The DIAMOND study demonstrated real-time continuous glucose monitors (CGM) improve glycemic control for adults with T1D using multiple daily injections; subsequent analysis showed greatest benefit in participants with higher baseline A1C. This analysis assesses the relationship between baseline time in range (TIR) and change in TIR during the study with CGM or self-monitoring of blood glucose (SMBG). Baseline TIR was divided into three categories: <40% (9.6 h/d), <50% (12 h/d), and <60% (14.4 h/d). Of 153 participants, mean A1C was 8.6±0.6% and the mean TIR was 46±12% (10.9±2.9 h/d) at baseline. Mean increase in TIR was greater among CGM users versus SMBG users for all three baseline TIR categories (18 min/d for baseline TIR <40%, 90 min/d for baseline TIR <50%, 88 min/d for baseline TIR <60%). A greater percentage of participants using CGM had >4 h/d increase in TIR across all baseline TIR groups, and >2 h/d increase in TIR in most baseline TIR groups, although a few were not significant due to small sample size (Figure). The most noticeable difference occurred for participants with a baseline TIR <50%, with 29% of CGM users increasing TIR by >4 h/d compared with no SMBG users (P=0.004). Similar trends were found for improvement in mean glucose and time spent in hyper- and hypoglycemic ranges. Overall, results suggest greater improvement in glycemic control for CGM users than for SMBG users across all baseline TIR groups.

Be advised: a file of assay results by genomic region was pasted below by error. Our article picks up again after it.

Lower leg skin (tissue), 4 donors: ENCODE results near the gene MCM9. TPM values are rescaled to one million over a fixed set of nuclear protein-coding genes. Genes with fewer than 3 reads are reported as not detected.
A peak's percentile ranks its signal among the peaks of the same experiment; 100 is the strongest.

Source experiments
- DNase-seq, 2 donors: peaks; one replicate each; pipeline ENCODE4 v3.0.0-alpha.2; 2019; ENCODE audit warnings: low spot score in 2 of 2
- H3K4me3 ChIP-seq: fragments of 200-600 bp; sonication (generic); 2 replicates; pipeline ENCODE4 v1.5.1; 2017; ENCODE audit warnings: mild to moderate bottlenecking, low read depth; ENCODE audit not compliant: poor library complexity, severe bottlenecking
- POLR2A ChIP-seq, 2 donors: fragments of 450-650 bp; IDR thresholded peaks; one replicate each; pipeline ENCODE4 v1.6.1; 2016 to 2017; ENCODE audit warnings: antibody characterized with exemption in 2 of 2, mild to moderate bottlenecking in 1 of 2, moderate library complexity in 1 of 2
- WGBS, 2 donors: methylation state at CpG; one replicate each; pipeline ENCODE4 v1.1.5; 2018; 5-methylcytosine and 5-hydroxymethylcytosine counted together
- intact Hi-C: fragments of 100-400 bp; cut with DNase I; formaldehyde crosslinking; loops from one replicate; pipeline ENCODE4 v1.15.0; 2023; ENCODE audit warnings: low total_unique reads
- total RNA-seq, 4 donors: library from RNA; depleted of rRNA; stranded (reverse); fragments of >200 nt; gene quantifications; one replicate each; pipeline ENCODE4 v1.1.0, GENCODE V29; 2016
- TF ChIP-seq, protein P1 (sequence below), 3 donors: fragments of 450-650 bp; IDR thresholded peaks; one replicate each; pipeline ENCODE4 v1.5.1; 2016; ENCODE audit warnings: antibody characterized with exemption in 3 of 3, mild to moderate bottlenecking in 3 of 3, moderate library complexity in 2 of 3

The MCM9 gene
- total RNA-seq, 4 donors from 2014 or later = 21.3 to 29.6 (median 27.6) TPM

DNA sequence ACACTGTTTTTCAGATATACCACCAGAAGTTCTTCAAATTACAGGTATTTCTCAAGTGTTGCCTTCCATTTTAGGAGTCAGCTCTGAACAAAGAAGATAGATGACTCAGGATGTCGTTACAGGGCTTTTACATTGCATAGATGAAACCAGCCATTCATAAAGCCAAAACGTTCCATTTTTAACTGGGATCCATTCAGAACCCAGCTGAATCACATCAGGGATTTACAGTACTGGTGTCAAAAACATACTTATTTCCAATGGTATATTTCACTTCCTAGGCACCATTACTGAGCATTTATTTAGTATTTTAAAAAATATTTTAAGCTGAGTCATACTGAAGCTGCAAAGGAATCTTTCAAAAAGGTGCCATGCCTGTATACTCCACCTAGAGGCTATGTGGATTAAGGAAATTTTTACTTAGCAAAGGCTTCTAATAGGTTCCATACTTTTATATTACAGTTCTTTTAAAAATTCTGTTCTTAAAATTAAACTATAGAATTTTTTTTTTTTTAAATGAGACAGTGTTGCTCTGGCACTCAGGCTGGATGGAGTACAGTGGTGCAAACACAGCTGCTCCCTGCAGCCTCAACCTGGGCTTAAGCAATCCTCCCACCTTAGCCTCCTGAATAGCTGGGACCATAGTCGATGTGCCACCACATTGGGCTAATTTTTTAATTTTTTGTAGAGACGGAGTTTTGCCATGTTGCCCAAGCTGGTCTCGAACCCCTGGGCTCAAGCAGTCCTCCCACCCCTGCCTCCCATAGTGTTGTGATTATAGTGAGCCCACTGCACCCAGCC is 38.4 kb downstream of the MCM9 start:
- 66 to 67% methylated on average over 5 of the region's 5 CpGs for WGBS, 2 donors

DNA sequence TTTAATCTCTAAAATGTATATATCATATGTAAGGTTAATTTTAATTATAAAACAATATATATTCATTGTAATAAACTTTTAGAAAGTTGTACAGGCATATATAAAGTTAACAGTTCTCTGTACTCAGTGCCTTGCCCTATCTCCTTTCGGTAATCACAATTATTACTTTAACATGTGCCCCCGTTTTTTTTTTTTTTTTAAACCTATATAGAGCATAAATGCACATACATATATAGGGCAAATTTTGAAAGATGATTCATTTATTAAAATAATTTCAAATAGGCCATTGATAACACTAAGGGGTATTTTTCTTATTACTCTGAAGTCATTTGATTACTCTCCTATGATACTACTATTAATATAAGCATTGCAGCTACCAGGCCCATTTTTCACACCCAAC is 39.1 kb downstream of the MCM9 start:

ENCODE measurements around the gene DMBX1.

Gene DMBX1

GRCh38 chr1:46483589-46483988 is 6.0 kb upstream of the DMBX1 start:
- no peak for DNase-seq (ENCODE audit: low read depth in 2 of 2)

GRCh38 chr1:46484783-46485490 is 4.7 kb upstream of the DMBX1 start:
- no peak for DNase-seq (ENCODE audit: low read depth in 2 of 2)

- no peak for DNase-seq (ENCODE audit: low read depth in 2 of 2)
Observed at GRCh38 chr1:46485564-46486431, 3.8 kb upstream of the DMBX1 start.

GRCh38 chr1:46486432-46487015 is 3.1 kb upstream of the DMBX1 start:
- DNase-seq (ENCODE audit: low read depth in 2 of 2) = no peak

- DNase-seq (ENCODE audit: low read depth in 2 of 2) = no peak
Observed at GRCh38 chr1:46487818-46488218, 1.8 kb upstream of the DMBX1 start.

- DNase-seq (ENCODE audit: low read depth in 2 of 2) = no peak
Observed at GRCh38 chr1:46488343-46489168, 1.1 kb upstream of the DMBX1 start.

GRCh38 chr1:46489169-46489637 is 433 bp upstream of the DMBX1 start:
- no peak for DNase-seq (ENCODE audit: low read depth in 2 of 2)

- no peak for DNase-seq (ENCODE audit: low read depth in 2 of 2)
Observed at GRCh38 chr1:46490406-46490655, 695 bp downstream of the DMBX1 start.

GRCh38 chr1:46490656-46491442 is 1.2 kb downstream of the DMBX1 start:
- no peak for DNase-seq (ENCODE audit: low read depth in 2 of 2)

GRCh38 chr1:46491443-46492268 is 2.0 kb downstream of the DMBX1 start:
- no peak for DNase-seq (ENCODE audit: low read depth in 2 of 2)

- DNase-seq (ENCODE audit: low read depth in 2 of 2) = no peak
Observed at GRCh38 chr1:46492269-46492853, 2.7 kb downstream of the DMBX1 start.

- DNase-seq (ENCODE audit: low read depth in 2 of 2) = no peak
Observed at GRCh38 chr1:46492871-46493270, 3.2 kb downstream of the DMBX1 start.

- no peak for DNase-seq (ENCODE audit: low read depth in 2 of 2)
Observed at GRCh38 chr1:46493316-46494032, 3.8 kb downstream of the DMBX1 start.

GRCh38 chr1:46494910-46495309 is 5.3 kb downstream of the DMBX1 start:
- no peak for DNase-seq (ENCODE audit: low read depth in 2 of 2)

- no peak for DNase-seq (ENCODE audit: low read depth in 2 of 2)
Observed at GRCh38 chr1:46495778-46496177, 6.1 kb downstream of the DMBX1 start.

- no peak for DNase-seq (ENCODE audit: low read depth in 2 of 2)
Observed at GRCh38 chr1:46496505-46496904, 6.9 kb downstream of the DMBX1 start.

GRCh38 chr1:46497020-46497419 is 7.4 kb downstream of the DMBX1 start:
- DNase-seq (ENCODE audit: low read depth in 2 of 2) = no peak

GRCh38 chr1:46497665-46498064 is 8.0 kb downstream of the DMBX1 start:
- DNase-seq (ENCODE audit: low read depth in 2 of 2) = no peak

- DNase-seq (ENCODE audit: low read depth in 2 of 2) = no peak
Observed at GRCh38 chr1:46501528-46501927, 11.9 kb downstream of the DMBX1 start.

P. Calhoun: Stock/Shareholder; Self; Dexcom, Inc. D.A. Price: Employee; Self; Dexcom, Inc. R. Beck: None.


Dexcom, Inc.

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